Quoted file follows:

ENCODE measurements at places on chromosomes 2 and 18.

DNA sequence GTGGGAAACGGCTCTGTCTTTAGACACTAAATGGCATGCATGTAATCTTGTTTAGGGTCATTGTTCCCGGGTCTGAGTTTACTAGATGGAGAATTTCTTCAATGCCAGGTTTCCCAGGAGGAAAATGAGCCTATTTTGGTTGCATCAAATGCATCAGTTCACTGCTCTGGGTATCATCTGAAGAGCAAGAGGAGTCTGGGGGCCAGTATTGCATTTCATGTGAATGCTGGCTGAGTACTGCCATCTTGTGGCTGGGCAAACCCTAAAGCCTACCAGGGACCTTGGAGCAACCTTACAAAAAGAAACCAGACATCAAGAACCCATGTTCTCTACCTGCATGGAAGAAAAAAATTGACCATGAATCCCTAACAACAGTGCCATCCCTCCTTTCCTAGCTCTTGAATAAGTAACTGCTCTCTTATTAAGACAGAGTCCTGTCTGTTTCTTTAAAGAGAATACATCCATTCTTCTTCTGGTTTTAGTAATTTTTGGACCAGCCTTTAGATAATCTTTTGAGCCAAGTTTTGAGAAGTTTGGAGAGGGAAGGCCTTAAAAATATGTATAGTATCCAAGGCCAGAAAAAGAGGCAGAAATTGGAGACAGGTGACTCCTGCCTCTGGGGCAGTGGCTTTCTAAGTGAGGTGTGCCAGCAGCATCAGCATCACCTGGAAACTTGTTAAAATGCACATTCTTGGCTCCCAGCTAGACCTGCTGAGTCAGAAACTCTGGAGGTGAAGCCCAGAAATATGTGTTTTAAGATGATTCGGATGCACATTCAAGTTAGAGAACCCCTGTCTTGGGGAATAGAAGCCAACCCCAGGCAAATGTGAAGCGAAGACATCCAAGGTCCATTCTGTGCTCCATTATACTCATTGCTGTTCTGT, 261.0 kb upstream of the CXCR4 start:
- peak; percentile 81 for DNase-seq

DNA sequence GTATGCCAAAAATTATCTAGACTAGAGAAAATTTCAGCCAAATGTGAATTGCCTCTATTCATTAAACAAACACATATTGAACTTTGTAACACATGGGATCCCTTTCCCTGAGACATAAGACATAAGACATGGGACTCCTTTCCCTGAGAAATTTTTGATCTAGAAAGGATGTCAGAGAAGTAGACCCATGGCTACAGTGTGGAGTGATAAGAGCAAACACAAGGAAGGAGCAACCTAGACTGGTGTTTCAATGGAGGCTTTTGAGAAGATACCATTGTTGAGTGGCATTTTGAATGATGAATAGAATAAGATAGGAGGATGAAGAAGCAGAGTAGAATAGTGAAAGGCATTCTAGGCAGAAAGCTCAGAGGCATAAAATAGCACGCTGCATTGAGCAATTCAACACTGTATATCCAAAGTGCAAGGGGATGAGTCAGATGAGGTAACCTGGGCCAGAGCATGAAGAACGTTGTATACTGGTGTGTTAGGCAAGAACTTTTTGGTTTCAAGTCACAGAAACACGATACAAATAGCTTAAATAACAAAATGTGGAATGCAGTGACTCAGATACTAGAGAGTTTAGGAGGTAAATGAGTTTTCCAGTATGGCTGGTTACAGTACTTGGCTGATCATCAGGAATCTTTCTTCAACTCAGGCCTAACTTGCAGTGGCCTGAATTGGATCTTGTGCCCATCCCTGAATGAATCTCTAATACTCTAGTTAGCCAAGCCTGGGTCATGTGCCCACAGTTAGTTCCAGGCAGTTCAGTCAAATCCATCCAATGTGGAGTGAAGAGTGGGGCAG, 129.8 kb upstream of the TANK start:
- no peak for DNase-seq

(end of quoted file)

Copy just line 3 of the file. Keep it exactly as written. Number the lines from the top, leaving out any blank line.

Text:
- peak; percentile 81 for DNase-seq